The seemingly unending growth of the UK’s tech sector is under threat from massive skills shortages according to the Harvey Nash Group Digital Leadership Report. The report, in collaboration with CIONET and Massachusetts Institute of Technology CISR is the world’s largest and longest running survey of senior technology decision makers and has found that shortages have reached an all-time high just as companies signal their intentions to increase technology investment (61 per cent) and headcount (66 per cent) to record levels.
The UK’s skills crisis has reached an all time high with 8 in 10 digital leaders report that, post-pandemic, new life priorities amongst staff are making retention even more difficult. Four in 10 in the UK admit they can’t keep key people as long as they would like, as they’re being lured away by the offer of more money. Only 1 in 3 organisations (38 per cent) have redesigned their employee offer to make it attractive to staff in the new hybrid working world.
The report also found:
• Record tech investment and headcount – The number of digital leaders in the UK planning to boost their technology investment and headcount reached record levels, rising by over a third (36 per cent and 37 per cent respectively) since 2020.
• Impact of skills crisis on business growth – Two-thirds (66 per cent) of digital leaders in the UK are now unable to keep pace with change because of a dearth of the talent they need.
• Where the skills shortages are most acute – Cyber security is the most sought after tech skill in the UK with 43 per cent indicating a shortage, up by over a third in the last 12 months, followed by big data/analysts (36 per cent), and technical architects (33 per cent). There is a huge shortage of cyber security professionals available to companies, with a recent DCMS report finding that the UK’s cyber security recruitment pool has a shortfall of 10,000 people a year.
• The shortage of developers rises the fastest – The shortage of developers (32 per cent), which has been identified amongst the three jobs with the worst skills shortages in the UK behind HGV drivers and nurses, saw the biggest increase compared with previous years. Harvey Nash Group says that this shortage correlates with the report’s finding that companies are focusing on creating new products and services, and therefore need developers to do this work.
• New digital skills needed in UK – Half of organisations in the UK plan to radically transform their products, services and business models in the next three years, requiring a new breed of diverse digital skills. The Harvey Nash Group report found that organisations are struggling to bring in more diversity into the sector, especially women, as the sector remains perceived as male dominated.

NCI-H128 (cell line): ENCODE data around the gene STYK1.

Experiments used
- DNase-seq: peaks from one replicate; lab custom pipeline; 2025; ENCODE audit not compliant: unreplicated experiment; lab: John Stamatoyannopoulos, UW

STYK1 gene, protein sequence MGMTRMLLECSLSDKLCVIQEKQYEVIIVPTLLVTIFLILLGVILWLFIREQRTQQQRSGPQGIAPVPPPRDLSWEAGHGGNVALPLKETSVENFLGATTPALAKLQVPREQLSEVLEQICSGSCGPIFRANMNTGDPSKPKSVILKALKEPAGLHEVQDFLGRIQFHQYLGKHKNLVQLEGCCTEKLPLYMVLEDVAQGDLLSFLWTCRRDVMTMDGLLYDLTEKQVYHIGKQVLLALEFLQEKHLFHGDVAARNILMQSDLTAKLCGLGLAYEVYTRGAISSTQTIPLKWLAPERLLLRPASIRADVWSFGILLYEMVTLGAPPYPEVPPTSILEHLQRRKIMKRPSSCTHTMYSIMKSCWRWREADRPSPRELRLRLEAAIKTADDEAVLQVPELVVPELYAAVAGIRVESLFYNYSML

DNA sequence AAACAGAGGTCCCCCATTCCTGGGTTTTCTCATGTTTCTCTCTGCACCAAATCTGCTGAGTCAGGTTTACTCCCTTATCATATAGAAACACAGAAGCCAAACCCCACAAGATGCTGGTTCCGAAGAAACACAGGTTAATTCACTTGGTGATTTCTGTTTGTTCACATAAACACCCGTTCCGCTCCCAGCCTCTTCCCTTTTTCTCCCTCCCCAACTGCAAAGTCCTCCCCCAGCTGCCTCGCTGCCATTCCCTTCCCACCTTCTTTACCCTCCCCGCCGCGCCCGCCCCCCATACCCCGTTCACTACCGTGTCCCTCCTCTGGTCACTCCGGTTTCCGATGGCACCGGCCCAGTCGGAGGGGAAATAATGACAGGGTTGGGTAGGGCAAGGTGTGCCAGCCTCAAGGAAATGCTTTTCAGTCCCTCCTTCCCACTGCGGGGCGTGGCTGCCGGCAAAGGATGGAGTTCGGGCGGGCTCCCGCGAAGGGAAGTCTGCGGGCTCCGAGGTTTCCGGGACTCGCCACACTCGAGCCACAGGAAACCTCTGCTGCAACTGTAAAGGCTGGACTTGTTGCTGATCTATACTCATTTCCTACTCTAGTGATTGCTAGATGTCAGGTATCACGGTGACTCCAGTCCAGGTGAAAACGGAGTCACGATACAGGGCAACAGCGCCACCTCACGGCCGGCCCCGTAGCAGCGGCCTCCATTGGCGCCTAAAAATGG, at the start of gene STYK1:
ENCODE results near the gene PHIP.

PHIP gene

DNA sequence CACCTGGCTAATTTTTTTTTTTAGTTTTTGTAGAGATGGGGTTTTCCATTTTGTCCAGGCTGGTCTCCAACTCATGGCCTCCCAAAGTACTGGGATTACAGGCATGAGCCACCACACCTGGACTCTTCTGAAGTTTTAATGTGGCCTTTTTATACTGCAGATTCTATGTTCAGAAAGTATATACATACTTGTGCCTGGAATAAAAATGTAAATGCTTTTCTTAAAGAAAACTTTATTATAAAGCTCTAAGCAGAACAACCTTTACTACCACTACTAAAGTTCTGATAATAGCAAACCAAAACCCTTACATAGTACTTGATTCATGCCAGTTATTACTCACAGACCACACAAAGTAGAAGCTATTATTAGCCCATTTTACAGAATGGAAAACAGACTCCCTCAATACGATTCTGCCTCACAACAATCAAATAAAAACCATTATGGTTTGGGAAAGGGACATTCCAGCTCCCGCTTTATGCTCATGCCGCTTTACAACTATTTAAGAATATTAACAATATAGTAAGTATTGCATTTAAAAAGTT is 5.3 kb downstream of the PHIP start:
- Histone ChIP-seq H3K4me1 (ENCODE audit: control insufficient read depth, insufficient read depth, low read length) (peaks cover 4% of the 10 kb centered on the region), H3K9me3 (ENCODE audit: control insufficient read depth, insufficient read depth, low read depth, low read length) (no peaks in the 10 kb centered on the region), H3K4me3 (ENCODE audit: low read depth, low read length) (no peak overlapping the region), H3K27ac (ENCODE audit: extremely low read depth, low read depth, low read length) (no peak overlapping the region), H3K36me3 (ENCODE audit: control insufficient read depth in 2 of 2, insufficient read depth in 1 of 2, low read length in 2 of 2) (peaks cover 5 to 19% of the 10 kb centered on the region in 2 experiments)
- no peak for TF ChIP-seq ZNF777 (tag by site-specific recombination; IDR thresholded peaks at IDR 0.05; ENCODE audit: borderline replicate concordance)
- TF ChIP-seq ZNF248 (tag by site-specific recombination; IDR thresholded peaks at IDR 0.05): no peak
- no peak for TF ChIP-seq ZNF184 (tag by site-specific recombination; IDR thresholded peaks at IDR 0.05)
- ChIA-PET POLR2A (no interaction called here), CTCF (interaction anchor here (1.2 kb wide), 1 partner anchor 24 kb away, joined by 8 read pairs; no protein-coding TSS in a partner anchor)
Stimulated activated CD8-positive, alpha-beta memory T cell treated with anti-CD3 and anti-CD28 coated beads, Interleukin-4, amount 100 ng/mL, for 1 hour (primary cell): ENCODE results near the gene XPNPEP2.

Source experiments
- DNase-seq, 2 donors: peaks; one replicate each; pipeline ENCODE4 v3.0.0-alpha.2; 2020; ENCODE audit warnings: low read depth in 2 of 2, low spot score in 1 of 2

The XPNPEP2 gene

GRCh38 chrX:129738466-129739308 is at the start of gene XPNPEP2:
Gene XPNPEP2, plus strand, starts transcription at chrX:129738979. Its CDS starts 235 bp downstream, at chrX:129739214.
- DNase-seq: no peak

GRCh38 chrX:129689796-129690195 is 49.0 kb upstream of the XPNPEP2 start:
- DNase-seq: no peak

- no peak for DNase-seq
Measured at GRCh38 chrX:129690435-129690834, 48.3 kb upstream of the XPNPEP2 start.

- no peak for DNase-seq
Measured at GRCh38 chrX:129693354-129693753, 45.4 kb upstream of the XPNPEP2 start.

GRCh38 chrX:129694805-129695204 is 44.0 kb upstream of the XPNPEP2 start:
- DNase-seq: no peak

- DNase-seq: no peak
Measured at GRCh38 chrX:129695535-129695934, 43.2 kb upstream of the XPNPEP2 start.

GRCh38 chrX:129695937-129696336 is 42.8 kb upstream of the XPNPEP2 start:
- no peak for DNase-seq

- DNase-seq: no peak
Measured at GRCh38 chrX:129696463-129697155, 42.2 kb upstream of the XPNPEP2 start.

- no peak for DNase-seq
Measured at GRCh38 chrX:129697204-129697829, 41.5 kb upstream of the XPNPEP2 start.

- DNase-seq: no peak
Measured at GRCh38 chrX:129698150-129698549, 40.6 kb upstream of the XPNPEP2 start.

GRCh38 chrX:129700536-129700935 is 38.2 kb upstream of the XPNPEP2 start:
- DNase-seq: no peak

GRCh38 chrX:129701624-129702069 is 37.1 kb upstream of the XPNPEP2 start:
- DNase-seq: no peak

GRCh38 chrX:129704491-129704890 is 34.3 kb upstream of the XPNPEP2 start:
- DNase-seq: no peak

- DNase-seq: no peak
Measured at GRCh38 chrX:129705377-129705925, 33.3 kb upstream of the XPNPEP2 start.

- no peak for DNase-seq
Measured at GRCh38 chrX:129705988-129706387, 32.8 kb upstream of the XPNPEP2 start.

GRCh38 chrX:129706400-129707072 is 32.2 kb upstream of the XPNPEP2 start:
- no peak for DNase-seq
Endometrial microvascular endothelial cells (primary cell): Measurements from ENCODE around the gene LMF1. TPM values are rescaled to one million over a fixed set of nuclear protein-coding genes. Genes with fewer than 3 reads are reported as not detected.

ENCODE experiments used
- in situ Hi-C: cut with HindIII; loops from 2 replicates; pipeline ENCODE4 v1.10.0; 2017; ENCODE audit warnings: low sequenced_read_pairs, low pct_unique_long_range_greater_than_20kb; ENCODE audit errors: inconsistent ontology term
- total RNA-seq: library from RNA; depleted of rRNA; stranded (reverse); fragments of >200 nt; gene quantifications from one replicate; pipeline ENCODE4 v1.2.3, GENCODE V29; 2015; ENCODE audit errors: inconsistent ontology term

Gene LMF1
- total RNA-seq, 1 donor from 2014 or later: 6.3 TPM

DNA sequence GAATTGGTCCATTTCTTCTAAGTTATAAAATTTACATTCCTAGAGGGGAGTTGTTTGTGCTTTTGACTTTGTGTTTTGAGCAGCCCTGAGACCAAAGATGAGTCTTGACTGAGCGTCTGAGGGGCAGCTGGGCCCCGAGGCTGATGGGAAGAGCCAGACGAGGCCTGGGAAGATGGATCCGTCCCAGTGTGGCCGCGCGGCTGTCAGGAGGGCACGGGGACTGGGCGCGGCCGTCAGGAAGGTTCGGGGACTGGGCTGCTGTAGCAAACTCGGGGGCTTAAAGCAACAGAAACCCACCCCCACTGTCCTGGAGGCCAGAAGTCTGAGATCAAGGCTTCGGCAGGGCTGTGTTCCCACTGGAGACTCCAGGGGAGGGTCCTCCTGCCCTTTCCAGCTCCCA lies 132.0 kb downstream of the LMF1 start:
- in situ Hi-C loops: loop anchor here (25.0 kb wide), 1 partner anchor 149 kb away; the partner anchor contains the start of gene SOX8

The report has found that in response to these unprecedented skills shortages, digital leaders in the UK are aiming to broaden the skillsets of their tech teams, with over half (54 per cent) planning to cross-train people from other parts of their organisation. The number of apprenticeships offered is expected to see a boost this year, as over half 52 per cent of digital leaders in the UK said that they would be offering more apprenticeships over the year ahead.
Outside of training and using niche consultancies to bridge the gap, almost half of digital leaders in the UK have widened their geographical net to source new talent, as hybrid working becomes more commonplace.
“With businesses planning record levels of digital investment, we could be standing on the verge of a ‘second renaissance’ for technology,” comments Bev White, CEO of Harvey Nash Group. “Organisations are looking to push their digital transformations further and faster than ever before, putting technology at the very heart of how they operate. This will take them beyond being merely ‘tech-centric’: technology will literally be dispersed throughout the business, everywhere.
“But these ambitions are coming under threat from the acute skills shortages that are now worse than ever before. In fact, businesses face a triple whammy,” she explains. “They lack the supply of skilled resource they need; they have not yet evolved a new and effective employee proposition for the hybrid working world; and the skills they need are themselves changing as technology develops at pace. Digital leaders need to rapidly assess their needs and find solutions if their plans are not to be derailed by this potent cocktail of challenges.”